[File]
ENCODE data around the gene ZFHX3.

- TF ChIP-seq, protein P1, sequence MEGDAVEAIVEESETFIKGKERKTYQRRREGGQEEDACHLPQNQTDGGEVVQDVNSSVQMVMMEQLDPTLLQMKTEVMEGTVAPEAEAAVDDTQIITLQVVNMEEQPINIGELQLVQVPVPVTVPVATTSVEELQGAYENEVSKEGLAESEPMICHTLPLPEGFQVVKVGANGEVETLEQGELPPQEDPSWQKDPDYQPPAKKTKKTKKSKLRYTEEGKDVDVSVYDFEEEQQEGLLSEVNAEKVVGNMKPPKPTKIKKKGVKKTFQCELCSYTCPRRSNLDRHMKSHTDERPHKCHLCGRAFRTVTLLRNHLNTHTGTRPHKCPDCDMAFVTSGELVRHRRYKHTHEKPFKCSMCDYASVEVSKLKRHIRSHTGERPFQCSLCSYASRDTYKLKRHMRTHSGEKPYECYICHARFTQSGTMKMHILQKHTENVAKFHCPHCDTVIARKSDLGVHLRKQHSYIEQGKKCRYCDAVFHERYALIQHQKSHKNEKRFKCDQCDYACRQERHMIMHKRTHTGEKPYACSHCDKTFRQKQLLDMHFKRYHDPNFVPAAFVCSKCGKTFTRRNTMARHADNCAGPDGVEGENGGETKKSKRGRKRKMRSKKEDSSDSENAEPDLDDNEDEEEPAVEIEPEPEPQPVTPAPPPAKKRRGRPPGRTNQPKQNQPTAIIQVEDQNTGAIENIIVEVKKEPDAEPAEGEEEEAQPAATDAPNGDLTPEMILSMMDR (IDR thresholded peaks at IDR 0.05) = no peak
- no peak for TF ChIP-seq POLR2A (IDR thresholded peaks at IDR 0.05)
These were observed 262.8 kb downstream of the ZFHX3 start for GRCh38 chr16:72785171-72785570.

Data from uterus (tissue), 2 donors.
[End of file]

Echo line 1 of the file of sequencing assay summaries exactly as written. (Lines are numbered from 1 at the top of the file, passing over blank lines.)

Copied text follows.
ENCODE data around the gene ZFHX3.